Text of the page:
Phase changes

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KaitlynWatkins2D
Posts: 10
Joined: Fri Sep 25, 2015 3:00 am

Phase changes

Postby KaitlynWatkins2D » Sun Jan 10, 2016 11:11 pm

Why are phase changes (vaporization, melting, sublimation) endothermic? The definition for endothermic in the course reader says that endothermic reactions cause the surroundings to cool so how does this happen during phase changes in which the temperature stays the same?

Hannah Markovic 3C
Posts: 32
Joined: Fri Sep 25, 2015 3:00 am

Re: Phase changes

Postby Hannah Markovic 3C » Mon Jan 11, 2016 12:13 am

Not all phase changes are endothermic - just the ones you mentioned (vaporization, melting, and sublimation) are endothermic. The other three phase changes that go in the opposite direction (condensation, freezing, and deposition) are exothermic but not mentioned in the course reader because in calculating these values you just take the negative of what you get for the phase change in the opposite direction.

For those three you mentioned (liguid -> gas, solid -> liquid, solid -> gas), energy has to be put into the substance in order to create more space between the molecules and more it to the higher energy state. The surroundings cool because energy from the surroundings goes into the material to expand the spaces between molecules. Because the energy expands space between molecules rather than changing how the molecules are vibrating, the temperature of the material stays constant during a phase change.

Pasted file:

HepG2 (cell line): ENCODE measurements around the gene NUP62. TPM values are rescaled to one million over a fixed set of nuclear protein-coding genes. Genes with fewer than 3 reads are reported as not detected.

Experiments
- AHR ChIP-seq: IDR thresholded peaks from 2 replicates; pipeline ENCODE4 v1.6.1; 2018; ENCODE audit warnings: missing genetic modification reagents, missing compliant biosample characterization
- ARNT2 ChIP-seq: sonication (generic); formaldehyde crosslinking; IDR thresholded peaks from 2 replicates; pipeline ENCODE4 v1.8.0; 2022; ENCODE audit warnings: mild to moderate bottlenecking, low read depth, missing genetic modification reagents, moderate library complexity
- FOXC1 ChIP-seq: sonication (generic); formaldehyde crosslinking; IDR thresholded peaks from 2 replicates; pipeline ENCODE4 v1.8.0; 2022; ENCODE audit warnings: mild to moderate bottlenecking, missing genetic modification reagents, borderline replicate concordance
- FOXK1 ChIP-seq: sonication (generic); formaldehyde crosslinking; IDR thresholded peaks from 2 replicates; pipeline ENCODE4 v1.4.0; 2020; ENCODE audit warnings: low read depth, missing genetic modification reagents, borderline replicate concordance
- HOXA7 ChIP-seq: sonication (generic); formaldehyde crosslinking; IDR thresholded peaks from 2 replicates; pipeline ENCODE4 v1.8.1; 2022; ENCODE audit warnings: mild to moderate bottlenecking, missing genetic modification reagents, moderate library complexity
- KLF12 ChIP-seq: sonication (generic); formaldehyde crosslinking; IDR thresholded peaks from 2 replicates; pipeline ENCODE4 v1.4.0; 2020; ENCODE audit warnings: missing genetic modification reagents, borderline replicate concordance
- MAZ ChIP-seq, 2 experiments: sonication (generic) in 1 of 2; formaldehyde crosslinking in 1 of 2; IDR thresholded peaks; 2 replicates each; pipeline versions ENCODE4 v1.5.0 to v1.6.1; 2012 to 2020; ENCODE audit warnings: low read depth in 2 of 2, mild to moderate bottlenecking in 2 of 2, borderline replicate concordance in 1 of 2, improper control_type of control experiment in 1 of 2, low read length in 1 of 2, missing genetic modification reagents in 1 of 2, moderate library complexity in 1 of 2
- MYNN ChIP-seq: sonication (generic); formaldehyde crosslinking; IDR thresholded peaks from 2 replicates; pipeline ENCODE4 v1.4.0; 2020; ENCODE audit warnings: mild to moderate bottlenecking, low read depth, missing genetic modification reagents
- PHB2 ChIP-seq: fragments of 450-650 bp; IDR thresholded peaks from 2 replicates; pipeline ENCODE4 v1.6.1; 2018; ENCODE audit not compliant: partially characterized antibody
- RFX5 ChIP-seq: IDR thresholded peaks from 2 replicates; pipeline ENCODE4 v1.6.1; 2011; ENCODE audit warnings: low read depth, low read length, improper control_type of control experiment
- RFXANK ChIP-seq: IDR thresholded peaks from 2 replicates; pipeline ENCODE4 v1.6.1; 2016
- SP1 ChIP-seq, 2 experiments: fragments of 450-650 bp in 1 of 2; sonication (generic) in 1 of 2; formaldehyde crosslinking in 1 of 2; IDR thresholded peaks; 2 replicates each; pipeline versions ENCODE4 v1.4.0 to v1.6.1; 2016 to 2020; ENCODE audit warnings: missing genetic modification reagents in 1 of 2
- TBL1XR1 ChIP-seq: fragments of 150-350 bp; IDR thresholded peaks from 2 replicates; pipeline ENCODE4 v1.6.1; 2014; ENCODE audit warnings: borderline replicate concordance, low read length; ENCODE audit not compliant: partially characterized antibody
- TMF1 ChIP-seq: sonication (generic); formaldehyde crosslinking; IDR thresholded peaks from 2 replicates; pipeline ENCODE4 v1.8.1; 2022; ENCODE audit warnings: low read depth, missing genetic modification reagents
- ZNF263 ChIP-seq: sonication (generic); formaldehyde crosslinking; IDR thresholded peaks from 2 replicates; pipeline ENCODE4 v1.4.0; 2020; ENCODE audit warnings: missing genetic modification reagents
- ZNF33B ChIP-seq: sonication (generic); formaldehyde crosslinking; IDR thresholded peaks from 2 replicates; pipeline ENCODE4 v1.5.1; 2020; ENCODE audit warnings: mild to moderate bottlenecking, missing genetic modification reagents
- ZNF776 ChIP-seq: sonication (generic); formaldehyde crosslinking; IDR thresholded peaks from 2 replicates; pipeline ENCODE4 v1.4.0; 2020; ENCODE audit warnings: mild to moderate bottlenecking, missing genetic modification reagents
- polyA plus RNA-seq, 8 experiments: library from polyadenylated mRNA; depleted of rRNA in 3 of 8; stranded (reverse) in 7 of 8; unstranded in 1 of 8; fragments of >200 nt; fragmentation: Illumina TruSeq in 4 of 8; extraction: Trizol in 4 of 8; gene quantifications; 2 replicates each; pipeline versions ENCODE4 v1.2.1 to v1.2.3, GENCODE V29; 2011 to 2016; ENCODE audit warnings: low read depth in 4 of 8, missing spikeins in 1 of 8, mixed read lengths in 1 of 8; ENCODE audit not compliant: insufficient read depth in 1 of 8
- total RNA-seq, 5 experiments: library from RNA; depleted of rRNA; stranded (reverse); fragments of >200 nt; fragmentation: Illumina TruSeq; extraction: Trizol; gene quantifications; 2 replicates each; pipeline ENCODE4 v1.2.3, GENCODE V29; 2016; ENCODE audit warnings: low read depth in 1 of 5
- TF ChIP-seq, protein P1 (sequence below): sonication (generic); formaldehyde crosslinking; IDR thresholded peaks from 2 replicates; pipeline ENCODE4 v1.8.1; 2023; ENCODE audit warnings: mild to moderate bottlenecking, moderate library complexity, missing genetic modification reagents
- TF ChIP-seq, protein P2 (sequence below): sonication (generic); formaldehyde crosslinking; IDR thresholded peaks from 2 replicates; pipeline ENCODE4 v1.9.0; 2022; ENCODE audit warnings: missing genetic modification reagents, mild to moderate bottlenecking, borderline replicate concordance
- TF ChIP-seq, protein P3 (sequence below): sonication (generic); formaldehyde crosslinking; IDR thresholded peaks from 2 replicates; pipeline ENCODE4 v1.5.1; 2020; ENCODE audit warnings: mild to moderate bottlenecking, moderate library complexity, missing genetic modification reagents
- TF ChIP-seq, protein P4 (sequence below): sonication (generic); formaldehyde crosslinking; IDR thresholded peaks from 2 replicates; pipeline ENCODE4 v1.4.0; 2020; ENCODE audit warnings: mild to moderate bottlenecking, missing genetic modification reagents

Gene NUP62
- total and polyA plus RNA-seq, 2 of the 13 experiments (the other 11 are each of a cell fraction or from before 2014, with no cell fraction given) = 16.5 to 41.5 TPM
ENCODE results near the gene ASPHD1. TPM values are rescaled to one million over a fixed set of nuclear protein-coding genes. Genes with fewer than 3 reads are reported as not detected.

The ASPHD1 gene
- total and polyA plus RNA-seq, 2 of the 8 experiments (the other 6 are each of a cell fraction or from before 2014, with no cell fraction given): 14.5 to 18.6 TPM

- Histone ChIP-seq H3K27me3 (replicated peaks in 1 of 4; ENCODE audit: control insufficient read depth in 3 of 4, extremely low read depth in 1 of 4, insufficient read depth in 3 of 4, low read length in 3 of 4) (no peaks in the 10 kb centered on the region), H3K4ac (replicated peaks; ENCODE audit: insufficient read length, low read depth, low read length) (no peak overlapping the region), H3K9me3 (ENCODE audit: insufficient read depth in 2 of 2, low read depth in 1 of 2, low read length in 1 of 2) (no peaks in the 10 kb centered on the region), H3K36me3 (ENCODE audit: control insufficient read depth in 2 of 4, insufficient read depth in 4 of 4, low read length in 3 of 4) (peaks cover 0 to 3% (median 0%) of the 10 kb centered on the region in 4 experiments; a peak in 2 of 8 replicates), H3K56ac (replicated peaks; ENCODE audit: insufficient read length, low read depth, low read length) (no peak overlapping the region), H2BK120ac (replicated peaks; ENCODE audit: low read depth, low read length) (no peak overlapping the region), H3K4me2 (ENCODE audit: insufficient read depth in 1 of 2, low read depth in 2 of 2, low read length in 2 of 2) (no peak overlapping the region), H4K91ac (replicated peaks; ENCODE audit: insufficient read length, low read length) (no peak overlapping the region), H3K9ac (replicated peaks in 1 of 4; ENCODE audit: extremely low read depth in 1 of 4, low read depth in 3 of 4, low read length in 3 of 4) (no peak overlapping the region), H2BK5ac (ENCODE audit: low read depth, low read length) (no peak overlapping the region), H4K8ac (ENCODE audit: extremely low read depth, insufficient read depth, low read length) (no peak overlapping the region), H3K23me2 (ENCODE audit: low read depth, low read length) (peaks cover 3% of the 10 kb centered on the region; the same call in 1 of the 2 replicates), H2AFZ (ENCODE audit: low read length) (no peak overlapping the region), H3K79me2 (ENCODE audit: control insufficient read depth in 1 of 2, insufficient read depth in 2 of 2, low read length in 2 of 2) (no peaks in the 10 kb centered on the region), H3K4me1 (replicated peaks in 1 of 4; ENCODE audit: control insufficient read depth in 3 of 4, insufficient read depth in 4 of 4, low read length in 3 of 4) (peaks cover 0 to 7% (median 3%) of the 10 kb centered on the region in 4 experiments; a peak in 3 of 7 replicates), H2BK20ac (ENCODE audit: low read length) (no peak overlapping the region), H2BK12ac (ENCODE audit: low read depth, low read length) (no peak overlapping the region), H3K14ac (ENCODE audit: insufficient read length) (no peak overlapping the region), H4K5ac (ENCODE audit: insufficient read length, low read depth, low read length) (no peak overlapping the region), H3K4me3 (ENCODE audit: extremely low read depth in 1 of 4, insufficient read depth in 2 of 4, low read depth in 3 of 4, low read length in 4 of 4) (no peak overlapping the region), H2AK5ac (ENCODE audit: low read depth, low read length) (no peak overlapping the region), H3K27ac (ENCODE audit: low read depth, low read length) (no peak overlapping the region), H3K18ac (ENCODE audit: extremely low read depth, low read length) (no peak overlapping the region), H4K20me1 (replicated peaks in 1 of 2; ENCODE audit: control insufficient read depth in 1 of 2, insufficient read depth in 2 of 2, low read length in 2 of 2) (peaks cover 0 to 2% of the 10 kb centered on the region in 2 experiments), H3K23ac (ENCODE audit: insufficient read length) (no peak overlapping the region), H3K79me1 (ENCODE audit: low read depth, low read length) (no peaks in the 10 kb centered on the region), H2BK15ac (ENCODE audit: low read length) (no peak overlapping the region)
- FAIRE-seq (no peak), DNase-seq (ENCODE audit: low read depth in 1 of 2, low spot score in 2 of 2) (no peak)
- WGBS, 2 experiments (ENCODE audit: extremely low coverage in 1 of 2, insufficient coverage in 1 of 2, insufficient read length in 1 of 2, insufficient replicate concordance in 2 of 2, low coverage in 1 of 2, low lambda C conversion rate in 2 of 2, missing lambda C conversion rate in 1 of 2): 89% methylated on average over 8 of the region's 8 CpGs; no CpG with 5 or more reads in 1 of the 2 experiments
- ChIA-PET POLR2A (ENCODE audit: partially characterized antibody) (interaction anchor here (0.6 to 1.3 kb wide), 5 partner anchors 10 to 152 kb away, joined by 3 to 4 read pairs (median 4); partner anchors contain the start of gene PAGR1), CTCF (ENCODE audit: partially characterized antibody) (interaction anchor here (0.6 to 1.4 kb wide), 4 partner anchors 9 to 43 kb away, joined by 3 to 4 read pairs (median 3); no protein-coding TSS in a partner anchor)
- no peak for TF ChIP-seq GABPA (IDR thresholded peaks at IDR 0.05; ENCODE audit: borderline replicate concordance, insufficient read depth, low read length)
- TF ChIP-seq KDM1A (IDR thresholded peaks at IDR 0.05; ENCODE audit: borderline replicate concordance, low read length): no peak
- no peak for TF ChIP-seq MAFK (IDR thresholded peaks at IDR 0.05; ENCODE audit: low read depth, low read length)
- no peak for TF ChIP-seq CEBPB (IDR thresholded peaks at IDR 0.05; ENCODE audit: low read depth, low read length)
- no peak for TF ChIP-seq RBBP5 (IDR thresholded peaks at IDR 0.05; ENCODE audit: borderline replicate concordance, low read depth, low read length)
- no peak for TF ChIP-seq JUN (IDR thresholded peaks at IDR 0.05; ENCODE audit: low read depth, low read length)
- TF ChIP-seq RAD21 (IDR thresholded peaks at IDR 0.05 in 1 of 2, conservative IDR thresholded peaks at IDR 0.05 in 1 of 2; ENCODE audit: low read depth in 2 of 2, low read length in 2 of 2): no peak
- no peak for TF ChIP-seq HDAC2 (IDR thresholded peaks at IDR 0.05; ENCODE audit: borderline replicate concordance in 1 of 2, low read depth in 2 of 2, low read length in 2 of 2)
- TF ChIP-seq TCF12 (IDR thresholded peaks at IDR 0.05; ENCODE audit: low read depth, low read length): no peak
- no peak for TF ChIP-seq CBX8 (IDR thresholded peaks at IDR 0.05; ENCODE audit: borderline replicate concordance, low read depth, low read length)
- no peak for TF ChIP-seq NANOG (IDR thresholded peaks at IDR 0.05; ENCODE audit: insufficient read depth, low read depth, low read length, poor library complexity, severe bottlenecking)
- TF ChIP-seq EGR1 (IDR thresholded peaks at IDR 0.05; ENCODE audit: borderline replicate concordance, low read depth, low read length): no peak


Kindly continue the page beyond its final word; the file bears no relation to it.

For condensation, freezing, and deposition the opposite is true - the surroundings are heated in an exothermic process as energy that was maintaining the distance between molecules now decreases and the molecules get closer together. Again, the vibrations of the molecules do not change, so the temperature stays constant.

Eduardogonzalez1G
Posts: 29
Joined: Fri Sep 25, 2015 3:00 am

Re: Phase changes

Postby Eduardogonzalez1G » Mon Jan 11, 2016 1:24 am

In your definition of endothermic and exothermic, it may be difficult to identify whether a reaction is endothermic or exothermic because you look at in in the perspective of whether the reaction cools or heats its surroundings. Look at it this way; if a reaction requires heat for it to be performed, then its endothermic( ex: melting an ice cube requires it to be heated or put in a warm enough temperature for it to melt). For exothermic, its the opposite. So if melting an ice cube is endothermic, then freezing it would be exothermic. Also, you may want to look at the enthalpies. If its negative, its exo. If its positive, its endo. Vaporization requires heat to heat particles and make steam, therefore its endothermic. The opposite which is condensation is exothermic. Same for sublimation, its requires energy to heat to change from a solid to a gas, so its endothermic. Its counterpart,deposition, is therefore exothermic. Basically the ones that are going from a low state(like a solid) to a solid state(like a gas) are endothermic. and the ones going from a high state to a low state are considered exothermic
Attachments
endo.png
this is how a exothermic reaction looks like. Its just the opposite for an endothermic reaction.
endo.png (25.19 KiB) Viewed 424 times


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